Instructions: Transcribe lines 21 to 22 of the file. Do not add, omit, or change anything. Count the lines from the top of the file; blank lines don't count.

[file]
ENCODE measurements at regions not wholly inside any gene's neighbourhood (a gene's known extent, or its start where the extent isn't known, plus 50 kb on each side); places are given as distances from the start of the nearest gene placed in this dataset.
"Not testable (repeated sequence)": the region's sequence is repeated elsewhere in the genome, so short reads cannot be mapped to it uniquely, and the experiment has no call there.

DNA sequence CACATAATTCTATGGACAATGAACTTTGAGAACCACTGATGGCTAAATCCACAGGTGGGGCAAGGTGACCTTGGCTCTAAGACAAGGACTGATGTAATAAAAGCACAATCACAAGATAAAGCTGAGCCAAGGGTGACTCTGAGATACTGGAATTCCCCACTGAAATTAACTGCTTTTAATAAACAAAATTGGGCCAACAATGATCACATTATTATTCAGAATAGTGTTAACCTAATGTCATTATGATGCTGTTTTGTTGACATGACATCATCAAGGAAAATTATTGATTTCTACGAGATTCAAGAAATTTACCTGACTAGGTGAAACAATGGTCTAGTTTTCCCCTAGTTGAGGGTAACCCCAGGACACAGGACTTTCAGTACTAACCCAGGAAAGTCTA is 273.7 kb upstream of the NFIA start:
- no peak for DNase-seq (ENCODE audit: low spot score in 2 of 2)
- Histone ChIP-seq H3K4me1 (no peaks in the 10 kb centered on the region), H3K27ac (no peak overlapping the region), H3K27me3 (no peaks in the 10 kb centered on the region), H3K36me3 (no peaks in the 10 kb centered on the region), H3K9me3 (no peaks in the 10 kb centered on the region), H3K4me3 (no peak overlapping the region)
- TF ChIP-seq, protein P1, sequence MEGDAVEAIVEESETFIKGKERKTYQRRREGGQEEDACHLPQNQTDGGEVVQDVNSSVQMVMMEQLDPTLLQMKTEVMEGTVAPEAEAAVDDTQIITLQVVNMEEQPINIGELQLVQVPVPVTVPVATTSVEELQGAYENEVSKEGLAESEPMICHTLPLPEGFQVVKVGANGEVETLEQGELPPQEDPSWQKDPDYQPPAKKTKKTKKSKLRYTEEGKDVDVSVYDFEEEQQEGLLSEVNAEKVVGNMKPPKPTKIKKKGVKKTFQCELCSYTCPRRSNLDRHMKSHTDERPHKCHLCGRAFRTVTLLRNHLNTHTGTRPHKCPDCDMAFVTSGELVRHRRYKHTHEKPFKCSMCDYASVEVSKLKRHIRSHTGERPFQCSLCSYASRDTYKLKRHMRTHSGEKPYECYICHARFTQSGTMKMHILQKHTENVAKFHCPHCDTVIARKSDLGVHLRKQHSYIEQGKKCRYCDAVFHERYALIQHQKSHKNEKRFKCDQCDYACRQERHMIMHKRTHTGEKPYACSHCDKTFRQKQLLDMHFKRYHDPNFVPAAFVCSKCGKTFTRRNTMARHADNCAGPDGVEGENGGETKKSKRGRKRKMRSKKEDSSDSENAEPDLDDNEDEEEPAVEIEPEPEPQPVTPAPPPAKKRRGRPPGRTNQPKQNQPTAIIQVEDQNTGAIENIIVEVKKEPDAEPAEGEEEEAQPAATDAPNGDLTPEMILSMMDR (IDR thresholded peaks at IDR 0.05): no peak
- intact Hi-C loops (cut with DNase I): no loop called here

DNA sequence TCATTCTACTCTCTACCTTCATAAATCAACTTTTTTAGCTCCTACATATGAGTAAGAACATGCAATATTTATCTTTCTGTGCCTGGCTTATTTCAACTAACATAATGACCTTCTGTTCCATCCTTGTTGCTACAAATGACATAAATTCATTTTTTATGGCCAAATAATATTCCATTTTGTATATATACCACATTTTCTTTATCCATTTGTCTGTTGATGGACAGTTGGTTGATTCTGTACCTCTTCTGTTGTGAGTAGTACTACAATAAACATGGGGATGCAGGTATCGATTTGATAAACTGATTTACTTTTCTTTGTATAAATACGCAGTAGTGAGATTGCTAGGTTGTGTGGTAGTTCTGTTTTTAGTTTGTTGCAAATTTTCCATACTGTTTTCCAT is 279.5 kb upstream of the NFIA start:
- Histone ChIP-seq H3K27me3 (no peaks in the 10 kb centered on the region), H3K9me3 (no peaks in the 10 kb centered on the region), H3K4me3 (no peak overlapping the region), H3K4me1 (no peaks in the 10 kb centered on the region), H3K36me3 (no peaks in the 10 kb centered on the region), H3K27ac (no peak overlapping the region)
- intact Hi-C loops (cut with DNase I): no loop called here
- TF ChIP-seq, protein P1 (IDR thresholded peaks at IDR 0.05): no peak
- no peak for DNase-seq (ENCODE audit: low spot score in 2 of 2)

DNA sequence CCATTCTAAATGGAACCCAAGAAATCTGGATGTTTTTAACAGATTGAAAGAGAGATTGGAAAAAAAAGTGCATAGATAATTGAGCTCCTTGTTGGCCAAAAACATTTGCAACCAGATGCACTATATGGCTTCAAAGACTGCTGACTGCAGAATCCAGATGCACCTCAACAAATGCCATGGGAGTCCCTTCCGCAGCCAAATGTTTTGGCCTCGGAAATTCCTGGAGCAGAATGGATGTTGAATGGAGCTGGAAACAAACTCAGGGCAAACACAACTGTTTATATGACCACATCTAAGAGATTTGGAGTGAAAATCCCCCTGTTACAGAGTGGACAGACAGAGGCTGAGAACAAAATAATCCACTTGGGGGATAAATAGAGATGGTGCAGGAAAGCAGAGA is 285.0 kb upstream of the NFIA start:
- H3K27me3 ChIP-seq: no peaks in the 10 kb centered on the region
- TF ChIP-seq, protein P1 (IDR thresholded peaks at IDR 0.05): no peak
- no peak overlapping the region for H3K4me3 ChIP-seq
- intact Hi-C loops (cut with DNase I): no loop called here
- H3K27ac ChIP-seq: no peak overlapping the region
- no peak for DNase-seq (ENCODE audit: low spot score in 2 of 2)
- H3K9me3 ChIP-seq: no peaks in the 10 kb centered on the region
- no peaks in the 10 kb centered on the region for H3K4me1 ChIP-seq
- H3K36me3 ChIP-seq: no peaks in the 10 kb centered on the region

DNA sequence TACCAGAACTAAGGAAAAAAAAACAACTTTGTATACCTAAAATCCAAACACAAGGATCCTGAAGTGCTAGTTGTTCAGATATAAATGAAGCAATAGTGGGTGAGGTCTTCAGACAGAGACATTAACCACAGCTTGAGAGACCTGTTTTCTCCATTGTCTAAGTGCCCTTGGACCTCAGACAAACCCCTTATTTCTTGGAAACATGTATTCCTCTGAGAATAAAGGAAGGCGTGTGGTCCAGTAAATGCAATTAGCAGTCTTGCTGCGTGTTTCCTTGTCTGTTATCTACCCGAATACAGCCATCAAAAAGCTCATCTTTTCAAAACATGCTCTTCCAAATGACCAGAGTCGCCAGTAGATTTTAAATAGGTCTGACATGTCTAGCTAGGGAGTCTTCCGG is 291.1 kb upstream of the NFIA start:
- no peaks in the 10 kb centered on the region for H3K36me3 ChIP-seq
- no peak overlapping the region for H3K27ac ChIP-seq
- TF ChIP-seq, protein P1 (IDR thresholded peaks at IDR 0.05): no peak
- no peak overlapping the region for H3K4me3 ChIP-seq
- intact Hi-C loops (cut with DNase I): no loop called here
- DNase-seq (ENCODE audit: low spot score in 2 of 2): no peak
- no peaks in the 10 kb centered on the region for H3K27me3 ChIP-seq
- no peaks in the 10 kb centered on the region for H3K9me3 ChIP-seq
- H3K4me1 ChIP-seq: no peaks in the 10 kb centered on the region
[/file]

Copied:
- no peaks in the 10 kb centered on the region for H3K4me1 ChIP-seq
- H3K36me3 ChIP-seq: no peaks in the 10 kb centered on the region